The CDC is still learning about this virus and working with human and animal health partners to monitor this situation and will continue to provide updates as information becomes available. Further studies are needed to understand if and how different animals could be affected by COVID-19.

Protecting your pets

If you are sick with COVID-19 (suspected or confirmed) you should limit contact with pets and other animals like you would around contacts with other people. The Centers for Disease Control (CDC) recommends the following strategies:

· When possible, have another member of your household care for your animals while you are sick. The person providing pet care should be wearing gloves, a mask and frequently washing their hands.

· Avoid contact with your pet including petting, snuggling, being kissed or licked, and sharing food.

· If you must care for your pet or be around animals while you are sick, wash your hands before and after you interact with them.

Use social distancing

If you and your family have been feeling cooped up in your home and the weather is pleasant, a walk through your neighborhood with the family dog might be an enjoyable experience but should be done with caution.

· The dog should be walked with a short leash (6 feet in length) and held by an alert adult.

· Do not allow anyone to approach or pet your dog. You don’t know if they may be ill with COVID-19 and might sicken your dog.

Be a role model

Before you and your family set off for a walk, always carry “poop“ bags with you to clean up after your dog relieves himself. To further protect your hands, wear nitrile gloves and dispose of the feces in a trash can. By cleaning up after your dog, you may be preventing the spread of very nasty internal parasites like coccidia and giardia both of which are very contagious and occurs when a when a dog walks in an area where an infected dog had relieved himself. So stoop, scoop and pick up the poop!

Also don’t allow your dog to walk through or drink from ponds or puddles that may contain urine from rodents that can cause deadly leptospiroris.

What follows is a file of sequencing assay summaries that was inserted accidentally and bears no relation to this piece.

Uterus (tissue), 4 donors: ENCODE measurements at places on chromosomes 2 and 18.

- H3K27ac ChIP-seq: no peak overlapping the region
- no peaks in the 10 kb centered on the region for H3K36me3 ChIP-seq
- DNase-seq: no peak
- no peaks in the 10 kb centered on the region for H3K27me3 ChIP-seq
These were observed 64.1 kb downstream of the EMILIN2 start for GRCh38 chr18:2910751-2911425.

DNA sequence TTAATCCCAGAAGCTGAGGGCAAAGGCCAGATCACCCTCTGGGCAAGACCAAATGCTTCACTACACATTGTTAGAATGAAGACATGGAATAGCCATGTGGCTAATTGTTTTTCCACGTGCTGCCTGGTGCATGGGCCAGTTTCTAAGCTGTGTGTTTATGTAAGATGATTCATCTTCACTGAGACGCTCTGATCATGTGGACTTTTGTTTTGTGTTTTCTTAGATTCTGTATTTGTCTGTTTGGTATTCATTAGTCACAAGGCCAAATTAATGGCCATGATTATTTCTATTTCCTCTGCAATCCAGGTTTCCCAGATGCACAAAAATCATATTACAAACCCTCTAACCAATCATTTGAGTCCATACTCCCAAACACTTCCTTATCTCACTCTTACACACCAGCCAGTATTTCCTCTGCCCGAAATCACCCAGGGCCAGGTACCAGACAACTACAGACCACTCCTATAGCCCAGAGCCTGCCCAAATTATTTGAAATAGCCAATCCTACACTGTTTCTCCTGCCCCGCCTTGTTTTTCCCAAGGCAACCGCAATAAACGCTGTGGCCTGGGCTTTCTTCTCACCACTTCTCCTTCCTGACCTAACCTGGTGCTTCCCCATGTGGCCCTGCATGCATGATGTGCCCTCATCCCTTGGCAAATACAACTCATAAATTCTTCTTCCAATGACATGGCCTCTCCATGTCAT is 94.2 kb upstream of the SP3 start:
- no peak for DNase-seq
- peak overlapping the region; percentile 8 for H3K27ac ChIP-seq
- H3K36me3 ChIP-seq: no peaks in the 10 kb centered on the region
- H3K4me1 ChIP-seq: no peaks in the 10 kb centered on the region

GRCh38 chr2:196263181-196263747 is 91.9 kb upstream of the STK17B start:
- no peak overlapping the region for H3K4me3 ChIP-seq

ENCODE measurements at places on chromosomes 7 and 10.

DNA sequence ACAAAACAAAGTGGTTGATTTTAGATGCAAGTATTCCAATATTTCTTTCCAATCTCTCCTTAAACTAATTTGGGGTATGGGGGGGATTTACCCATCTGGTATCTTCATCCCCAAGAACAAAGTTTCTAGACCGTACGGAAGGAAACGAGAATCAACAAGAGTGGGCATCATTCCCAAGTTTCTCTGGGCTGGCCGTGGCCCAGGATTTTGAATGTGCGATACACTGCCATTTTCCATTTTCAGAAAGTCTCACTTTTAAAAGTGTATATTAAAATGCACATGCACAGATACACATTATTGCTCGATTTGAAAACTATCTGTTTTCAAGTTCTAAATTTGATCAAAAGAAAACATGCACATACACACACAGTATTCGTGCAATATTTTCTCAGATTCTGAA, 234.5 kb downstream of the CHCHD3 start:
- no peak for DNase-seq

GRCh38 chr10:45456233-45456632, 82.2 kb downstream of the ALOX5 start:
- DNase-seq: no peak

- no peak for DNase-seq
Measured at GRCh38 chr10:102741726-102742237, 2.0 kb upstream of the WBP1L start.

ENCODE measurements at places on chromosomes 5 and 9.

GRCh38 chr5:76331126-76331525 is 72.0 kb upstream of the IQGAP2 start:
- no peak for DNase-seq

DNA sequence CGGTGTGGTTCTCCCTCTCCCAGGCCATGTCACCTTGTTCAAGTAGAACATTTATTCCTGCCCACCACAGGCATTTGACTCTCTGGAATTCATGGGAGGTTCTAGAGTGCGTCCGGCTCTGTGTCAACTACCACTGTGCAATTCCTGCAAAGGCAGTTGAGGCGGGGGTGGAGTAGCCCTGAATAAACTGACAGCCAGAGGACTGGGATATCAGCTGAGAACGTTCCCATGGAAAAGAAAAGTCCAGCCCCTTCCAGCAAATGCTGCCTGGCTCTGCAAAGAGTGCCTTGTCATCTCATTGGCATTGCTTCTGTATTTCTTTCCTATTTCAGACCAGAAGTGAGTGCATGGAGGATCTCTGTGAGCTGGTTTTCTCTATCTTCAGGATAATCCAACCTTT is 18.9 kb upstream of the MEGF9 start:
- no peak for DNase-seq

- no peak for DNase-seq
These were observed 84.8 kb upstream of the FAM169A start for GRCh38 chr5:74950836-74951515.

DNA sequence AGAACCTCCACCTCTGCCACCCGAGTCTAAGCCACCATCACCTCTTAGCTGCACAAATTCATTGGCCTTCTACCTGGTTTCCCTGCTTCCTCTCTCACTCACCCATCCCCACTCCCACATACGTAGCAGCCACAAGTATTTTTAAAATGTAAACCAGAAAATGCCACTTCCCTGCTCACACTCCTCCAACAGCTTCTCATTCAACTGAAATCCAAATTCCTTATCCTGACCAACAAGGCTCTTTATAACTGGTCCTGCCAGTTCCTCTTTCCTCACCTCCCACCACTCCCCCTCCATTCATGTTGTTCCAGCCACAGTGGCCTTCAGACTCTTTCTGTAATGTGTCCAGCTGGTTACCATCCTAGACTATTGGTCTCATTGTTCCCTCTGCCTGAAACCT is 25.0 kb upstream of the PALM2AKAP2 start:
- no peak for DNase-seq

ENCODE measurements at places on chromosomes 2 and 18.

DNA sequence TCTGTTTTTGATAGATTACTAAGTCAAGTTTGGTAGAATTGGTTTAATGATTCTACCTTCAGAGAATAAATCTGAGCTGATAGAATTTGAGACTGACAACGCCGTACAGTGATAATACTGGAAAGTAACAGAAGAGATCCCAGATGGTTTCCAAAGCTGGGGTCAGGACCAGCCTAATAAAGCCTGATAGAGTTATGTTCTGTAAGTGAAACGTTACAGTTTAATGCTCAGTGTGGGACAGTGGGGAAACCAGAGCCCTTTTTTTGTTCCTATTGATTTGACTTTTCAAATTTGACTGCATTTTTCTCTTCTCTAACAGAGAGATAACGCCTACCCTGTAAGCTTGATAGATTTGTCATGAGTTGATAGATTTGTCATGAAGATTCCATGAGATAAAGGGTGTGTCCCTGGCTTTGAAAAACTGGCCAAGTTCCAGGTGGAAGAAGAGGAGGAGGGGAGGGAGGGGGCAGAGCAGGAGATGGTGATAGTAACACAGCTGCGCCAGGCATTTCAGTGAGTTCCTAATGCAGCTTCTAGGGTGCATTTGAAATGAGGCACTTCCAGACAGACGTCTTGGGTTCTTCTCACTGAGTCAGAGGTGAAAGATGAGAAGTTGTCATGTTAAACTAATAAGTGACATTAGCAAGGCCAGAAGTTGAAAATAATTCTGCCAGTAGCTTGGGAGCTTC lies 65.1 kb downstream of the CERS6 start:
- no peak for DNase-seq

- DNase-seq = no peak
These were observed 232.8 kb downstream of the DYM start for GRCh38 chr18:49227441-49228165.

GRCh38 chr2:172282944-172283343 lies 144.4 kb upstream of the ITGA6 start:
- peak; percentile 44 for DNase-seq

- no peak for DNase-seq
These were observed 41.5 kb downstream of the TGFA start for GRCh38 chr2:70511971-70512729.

Dinky, a rat terrier, attacks a Kong toy that releases treats when tilted the right way. Iris Katz writes that Kong toys can help dogs (and kids) get through the coronavirus crisis.
Dinky, a rat terrier, attacks a Kong toy that releases treats when tilted the right way. Iris Katz writes that Kong toys can help dogs (and kids) get through the coronavirus crisis. (Lenny Ignelzi • Associated Press)

Keep pets (and kids) busy

If you have kids who are budding artists and love animals, provide them with art supplies so they may create portraits of the family pets that could be hung in their rooms or throughout the house!

Karen Baker, the executive director of the Humane Society of Carroll County, suggests checking out the Pinterest website for creative activities to keep kids occupied.

A fun family activity is to create enrichment toys that dispense treats like stuffing rubber Kong toys with a small dog biscuit and filling it with canned dog food. This activity can be accomplished by family members working together in an assembly line. The stuffed Kongs can be stored in a freezer and given to your dog to keep him busy in his crate when you are eating or not at home. If you have more than one dog, purchase at least two Kongs per dog, stuff and store them in your freezer. Crate the dogs separately with their Kongs. This versatile toy comes in several sizes and can be purchased from most pet supply stores and online. By the way, stuffed Kongs have been a big hit for the shelter dogs at the Humane Society of Carroll County.

During this time of uncertainty about the future, enjoy the company of your pets and loved ones! Don’t forget to wear a mask, wash your hands frequently, maintain at least 6 feet of distance from other people, and please stay well.

Let’s all remember that with our pets we can make the best of this bad situation.

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Iris Katz serves as a member of the board of directors and as an educational facilitator for the Humane Society of Carroll County. Her column appears on the third Sunday of the month.